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Hastings and Part of St Leonards from the Air

A view as far as Fairlight church, top centre and the gas works in Queens Road. Sidney Little’s promenade eastwards from White Rock as yet unbuilt – note the ‘step’ in the seafront just above the pier and notice the green space between Hastings & St Leonards and the Old Town nestling in its valley.

View of Foreshore from East Hill’

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Not as cluttered as today. Note the circles round the capstans that pulled the fishing boats up the beach. Horses from the corporation stables in Rock-a-Nore Road were often used for this.

Aerial view, showing Bandstand, White Rock Pavilion, Bowls Greens, and Indoor Bowls Pavilion’

Featuring the newly opened White Rock Pavilion (now Theatre). The Grand Hotel can still be seen opposite the pier (demolished and replaced with Waverley Court) and on the top left, above the bowling greens, part of The Royal East Sussex Hospital

The White Rock Pavilion (taken on April 6 1927, the occasion of the opening by H.R.H.The Prince of Wales).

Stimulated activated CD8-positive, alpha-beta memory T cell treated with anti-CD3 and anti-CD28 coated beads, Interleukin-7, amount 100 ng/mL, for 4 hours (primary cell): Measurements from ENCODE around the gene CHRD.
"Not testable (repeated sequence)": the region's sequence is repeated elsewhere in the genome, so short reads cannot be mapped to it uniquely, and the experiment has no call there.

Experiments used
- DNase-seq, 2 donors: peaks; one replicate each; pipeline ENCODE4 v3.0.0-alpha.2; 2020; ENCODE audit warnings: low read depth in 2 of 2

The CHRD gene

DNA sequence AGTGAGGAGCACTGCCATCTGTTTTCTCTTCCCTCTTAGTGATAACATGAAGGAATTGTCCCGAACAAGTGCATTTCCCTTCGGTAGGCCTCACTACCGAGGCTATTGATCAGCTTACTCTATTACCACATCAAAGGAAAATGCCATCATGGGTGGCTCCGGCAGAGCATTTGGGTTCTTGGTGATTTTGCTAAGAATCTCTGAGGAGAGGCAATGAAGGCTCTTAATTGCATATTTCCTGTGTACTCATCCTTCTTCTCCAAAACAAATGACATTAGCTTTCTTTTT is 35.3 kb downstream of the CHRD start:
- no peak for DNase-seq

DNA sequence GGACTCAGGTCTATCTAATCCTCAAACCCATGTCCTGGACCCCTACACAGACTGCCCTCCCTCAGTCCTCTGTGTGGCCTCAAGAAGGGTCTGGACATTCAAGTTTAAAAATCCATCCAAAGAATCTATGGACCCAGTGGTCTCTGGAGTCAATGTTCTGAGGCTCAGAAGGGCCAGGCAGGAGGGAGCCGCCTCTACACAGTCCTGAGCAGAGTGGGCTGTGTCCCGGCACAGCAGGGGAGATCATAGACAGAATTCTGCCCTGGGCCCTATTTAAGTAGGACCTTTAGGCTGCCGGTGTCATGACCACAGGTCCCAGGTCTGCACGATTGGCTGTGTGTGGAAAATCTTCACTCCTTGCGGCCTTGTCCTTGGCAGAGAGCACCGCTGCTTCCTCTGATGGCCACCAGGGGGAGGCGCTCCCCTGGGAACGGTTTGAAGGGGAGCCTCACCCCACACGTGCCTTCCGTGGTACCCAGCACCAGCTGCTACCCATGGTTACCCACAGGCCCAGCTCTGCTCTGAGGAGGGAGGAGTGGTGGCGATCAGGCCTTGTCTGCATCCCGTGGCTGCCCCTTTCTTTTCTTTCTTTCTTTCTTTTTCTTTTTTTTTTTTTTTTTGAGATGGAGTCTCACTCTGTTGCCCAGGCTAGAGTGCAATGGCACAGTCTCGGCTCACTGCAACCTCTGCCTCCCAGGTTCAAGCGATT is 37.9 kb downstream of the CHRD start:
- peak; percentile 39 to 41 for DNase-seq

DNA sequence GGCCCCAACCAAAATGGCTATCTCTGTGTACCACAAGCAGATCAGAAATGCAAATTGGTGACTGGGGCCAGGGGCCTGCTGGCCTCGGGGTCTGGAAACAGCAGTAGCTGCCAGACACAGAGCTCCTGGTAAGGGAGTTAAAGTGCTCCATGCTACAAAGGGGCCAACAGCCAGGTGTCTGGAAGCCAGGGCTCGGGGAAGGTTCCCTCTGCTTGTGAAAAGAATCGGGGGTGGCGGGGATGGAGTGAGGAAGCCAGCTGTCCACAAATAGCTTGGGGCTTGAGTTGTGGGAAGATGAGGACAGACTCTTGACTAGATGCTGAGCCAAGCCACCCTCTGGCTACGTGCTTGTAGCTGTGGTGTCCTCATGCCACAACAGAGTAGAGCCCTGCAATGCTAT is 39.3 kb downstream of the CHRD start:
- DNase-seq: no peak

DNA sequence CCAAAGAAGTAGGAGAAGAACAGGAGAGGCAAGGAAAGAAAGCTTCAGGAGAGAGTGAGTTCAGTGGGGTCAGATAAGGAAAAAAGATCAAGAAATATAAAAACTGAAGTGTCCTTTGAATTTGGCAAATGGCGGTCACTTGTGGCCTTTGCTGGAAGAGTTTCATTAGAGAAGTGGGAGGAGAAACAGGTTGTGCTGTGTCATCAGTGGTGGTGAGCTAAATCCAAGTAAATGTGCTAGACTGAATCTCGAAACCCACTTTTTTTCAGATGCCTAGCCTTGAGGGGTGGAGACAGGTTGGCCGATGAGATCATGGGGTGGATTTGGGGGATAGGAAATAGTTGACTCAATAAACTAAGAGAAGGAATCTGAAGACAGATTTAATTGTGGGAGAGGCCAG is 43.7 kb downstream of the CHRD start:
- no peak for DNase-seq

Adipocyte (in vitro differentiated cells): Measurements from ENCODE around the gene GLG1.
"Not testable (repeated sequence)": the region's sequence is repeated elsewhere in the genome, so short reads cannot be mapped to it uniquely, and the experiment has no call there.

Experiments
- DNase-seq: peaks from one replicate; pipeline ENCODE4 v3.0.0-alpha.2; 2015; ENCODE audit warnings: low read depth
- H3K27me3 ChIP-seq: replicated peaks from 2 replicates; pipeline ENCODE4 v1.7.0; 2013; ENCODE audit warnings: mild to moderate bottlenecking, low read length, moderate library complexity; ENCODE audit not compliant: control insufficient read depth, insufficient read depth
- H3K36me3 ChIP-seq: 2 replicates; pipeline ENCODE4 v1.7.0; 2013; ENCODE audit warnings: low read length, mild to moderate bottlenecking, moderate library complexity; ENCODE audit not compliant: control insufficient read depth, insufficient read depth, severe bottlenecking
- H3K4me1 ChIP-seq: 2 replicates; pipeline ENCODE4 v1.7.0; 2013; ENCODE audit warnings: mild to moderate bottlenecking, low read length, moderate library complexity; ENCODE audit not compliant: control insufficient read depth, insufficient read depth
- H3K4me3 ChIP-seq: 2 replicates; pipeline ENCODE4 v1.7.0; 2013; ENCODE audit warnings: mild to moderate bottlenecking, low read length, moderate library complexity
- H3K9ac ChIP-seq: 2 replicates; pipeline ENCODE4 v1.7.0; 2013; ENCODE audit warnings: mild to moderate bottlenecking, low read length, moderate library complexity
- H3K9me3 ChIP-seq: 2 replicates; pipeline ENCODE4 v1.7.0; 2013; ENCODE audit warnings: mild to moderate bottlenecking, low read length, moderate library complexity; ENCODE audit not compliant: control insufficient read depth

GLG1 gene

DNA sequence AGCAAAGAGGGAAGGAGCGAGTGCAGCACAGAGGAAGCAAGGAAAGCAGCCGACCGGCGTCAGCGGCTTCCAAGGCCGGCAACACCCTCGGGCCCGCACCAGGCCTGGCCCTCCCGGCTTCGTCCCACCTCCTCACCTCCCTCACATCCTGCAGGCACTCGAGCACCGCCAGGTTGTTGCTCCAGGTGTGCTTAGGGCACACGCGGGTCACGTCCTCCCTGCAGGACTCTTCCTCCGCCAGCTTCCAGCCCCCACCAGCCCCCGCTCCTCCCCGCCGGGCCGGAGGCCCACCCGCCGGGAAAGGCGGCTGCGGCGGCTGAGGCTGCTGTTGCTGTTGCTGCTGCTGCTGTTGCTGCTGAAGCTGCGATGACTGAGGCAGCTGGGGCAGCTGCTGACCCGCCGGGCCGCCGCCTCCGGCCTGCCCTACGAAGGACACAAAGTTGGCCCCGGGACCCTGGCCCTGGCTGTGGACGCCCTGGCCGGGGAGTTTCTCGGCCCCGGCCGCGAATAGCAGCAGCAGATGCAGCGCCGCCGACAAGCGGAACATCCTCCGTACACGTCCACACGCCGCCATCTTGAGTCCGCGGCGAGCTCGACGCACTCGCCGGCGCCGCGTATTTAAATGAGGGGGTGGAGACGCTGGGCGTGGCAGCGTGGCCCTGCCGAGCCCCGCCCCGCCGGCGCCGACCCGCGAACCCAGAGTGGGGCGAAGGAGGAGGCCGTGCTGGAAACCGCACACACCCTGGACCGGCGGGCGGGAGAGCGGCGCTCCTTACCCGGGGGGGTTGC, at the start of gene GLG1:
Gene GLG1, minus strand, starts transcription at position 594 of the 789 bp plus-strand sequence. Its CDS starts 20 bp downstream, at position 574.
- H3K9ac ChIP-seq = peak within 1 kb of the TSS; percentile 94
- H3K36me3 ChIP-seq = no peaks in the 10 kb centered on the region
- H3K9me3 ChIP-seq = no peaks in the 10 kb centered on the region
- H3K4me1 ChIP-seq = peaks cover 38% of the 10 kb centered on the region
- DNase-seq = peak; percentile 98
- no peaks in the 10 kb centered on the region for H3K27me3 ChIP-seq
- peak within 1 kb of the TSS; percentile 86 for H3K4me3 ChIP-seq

The front of the theatre has now been modified and the open terrace now an enclosed balcony. Notice the elaborate ‘arms’ on the traction poles supporting the tramway overhead, the tramlines for each direction were both laid on the seaward side of the promenade causing problems as the number of motorists increased. The replacement of trams with the more versatile trolleybuses solved that problem

Aerial View of Warrior Square, St Leonards’

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Tonic 1 SUS-150510-141753001

Not dissimilar to today but Sidney Little’s improvements to the promenade and the western portal of Bottle Alley are yet to feature. The elaborate gardens at the top of the square should be noted.

Hastings magnificent new Promenade opened in December, 1931. In the foreground, an entrance to the underground parking-station for 550 cars.’

The original edge of the promenade now forms the left-hand retaining wall of the ramp into the car park and its rear wall. Note the trolleybus overhead wires in the foreground heading down Robertson Street.

Castle Hotel - a victim of the appalling municipal vandalism in the 1970’s. The shop that replaced it is an awful example of totally inappropriate brutalist architecture.

Architect’s drawing of the Bathing Pool and Lido with terraces and cafes, constructed at St. Leonards. Due to open in the summer of 1933, it was the scene of galas and beauty parades. Towards the end of its life a ‘Holiday Camp’ was to replace the roller-skating rink on the top deck but the chalets had to share toilets and the whole place suffered from inadequate maintenance. It closed in 1986 and was later demolished. Part of the site now houses a subterranean Southern Water stormwater holding tank and the rest of the site remains undeveloped.

All illustrations are from Ion Castro’s own collection and there is more local history on his website, www.historichastings.co.uk